Monday, November 21, 2011

As Shrewd As Snakes

You should recognize this passage from Matthew 10:16: "Therefore be as shrewd as snakes and as innocent as doves."  It remains an important goal.

An older couple that I know called me up to ask for my advice concerning purchasing a truck that they saw advertised on Craig's List.  As they described the situation, it was very nearly the canonical collection of warning signs of fraud.  This is the reason that when you visit Craig's List's cars & trucks section, it warns you to suspect fraud when:

  • Shipping a vehicle to you is suggested by seller

  • eBay Motors or another intermediary is specified by seller

  • Payment by Western Union or a money wire is requested

  • Price is unusually low (fraction of blue book value)

  • If you see these tell-tale signs, flag ad as "prohibited" and avoid
    And of course:
    Offers to ship a vehicle are virtually 100% fraudulent
    The warning signs of fraud on this particular transaction:

    1. The seller's contact information was by email.
    2. The seller cannot be contacted by phone at the moment, because she is in training in the Army, and has no phone access (but does have email access).
    3. The truck is in Kentucky.
    4. The seller is at a U.S. Army base in Oxfordshire, England.
    5. "The Army will ship you the truck."

    At this point I asked, "Is this like a real steal bargain?"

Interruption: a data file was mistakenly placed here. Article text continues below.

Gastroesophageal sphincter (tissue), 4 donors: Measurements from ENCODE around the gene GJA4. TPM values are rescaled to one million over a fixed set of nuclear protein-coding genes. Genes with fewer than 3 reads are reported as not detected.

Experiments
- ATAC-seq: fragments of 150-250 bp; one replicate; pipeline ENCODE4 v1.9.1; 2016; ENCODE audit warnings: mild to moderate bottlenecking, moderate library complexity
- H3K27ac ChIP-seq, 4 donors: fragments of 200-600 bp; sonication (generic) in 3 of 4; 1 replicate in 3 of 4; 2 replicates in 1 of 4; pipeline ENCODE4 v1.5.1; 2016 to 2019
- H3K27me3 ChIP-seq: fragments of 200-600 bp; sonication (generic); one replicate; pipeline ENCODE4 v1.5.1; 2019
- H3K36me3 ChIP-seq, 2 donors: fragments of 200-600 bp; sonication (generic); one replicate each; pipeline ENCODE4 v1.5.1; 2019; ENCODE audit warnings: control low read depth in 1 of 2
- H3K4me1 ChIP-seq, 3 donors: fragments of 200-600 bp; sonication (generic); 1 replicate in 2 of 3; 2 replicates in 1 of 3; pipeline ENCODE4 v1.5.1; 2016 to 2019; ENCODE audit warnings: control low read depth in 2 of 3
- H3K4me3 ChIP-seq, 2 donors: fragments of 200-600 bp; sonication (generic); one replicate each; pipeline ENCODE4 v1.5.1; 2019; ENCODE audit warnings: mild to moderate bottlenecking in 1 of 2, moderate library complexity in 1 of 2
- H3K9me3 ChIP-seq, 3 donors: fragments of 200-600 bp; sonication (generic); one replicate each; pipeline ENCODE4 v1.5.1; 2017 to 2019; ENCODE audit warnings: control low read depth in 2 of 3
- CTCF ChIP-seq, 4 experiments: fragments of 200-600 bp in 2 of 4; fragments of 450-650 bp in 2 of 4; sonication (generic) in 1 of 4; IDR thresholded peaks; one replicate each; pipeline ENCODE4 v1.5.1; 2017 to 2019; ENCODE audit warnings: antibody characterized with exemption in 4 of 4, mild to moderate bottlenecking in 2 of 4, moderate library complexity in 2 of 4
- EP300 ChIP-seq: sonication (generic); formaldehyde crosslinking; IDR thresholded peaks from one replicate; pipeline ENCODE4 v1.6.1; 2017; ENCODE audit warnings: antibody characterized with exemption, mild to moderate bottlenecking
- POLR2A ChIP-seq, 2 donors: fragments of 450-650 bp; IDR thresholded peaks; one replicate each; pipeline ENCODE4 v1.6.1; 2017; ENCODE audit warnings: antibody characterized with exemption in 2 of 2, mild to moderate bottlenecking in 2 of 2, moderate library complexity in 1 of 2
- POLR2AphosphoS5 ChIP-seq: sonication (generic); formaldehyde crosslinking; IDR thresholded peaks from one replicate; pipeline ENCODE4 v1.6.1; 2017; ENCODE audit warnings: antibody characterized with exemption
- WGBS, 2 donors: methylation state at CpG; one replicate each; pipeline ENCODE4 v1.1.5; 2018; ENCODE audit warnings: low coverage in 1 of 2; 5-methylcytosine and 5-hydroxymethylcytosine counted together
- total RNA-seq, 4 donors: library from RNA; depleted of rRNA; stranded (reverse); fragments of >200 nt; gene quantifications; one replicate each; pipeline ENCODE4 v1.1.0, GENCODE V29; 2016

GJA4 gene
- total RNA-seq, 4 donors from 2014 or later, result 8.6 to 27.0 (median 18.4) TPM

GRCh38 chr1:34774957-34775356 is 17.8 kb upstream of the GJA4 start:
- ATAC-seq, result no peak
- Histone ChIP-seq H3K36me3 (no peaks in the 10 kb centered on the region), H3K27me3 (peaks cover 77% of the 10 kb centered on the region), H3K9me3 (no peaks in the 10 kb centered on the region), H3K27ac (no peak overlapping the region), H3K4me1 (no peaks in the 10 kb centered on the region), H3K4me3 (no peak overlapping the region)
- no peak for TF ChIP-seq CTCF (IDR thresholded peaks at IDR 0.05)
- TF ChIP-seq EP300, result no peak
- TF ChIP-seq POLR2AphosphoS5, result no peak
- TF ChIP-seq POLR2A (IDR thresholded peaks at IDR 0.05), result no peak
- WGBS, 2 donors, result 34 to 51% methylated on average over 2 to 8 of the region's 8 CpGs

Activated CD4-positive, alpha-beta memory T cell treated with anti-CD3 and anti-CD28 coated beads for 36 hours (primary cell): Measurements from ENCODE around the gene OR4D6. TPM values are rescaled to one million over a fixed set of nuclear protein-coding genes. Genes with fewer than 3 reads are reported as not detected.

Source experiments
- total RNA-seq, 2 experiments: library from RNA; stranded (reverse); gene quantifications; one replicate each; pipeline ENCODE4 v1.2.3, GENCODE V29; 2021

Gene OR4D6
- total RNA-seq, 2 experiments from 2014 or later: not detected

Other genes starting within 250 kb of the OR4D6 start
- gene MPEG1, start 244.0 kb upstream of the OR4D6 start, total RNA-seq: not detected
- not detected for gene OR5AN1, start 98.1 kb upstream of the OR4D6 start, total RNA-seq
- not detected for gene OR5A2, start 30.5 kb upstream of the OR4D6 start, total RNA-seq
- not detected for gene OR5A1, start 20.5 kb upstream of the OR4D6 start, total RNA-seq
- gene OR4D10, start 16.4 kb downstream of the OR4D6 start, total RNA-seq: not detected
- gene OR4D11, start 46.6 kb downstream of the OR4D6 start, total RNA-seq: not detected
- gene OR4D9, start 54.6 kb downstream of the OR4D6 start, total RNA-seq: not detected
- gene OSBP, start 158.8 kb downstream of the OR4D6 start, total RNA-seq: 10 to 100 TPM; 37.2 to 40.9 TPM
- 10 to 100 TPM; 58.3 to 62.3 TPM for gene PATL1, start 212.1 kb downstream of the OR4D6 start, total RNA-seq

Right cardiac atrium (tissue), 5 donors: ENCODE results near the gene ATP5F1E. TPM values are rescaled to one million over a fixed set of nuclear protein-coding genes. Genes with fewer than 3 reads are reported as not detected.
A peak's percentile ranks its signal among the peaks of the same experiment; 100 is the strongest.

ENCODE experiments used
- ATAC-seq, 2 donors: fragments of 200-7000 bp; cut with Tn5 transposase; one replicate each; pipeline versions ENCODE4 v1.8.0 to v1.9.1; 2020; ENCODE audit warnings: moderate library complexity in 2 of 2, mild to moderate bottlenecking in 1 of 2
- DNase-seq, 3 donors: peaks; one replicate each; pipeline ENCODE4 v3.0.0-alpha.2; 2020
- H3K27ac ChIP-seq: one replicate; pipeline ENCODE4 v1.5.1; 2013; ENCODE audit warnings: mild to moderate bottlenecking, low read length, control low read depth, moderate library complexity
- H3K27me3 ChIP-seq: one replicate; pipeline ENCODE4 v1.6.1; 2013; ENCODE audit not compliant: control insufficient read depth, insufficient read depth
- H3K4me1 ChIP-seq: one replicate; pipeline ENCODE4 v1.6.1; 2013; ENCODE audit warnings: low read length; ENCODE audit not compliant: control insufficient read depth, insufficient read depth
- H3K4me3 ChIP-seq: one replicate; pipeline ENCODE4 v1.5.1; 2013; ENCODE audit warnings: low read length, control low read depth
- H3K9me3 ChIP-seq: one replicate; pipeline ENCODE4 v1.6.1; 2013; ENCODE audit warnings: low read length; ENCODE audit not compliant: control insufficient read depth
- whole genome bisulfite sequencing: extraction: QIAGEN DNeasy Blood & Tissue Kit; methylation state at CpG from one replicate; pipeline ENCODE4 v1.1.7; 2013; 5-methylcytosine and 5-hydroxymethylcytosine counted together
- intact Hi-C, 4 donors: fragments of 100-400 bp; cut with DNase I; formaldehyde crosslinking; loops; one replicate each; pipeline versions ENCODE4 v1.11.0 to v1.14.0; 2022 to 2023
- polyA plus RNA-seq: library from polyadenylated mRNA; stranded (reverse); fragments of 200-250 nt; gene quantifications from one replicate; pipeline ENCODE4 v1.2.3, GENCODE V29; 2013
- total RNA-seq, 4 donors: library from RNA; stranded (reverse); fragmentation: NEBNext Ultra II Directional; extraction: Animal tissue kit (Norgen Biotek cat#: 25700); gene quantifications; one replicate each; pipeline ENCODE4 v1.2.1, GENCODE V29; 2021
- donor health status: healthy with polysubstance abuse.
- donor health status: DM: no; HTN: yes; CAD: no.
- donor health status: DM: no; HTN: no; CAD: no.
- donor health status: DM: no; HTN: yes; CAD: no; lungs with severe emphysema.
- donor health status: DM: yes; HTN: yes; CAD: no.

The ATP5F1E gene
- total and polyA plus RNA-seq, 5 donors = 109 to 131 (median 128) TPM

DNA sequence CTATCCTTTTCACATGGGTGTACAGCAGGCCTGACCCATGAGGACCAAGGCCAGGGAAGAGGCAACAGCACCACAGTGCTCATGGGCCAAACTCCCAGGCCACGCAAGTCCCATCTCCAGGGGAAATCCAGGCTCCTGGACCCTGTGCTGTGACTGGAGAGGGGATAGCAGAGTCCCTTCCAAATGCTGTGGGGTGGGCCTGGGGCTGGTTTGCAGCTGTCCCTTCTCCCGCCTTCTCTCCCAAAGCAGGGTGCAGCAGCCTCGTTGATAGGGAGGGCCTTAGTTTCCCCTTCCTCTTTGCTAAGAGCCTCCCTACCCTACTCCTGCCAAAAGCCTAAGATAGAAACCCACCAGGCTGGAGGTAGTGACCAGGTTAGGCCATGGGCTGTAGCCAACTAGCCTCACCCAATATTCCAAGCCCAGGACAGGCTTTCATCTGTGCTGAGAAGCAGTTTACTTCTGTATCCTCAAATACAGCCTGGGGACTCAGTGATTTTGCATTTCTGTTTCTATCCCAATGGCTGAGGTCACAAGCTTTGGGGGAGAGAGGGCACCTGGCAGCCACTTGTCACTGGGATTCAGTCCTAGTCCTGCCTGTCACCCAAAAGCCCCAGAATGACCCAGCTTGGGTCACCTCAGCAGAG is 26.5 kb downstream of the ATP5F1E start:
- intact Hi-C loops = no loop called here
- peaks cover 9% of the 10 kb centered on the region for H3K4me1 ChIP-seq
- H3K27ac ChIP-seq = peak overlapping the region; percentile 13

And the answer was, "Why, yes it is."

    As I said, nearly the home run of signs that this is actually someone in Nigeria, China, or the former Soviet Union.  No phone number?  Because this person can't produce a plausible American accent.  A real steal bargain?  So why can't they find a buyer in Kentucky?  Appeals to patriotism and trust: "I'm in the Army" and "The Army will ship you the truck."

    I hate to be a cynical, skeptical person, but the world is full of crooks, prepared to take advantage of those who are trusting and honest, and have a hard time imagining the deviousness of others.


    1. There is a special place in hell for those that steal the savings of older folks.

    2. A few years ago I found an Airstream Bambi on the Austin Craigslist for a price that was a fraction of what I expected. Within minutes of it's posting I had an email on the way saying I wanted it if it was as he described it. I got a nice email in reply telling all about it. The next exchange made it very clear the person answering the email knew little about the rig, but knew all about the purchase / exchange process. When they said it was actually in Pennsylvania and I'd need to send them the money before sending someone to inspect it I reported them to fraud.

      It was a clever scam, the pictures looked like the Hill Country here in central Texas and the initial reply was obviously well researched and written by someone other than the scammer.

      It's a jungle out there.

    3. The idea of Craigslist is to buy and sell common things locally. EBay exists to buy and sell things with a niche market. The only cars worth buying or selling outside a particular local area are collectibles.

    4. The other telltale is that as far as I can tell, there aren't any Army bases anywhere in England, these days.

      You'd think a cheat would at least invent a more plausible lie.

    5. That suggests a Nigerian scammer. Perhaps they said, "Army Air Force base" in England, and my friends did not catch that.

    6. When I see a "deal" on craigslist, I select some uncommon phrase from the ad and do a google search with the phrase in quotes. I've found that if they are a scammer it is quite likely that they are trying to scam on several city's craigslists at once.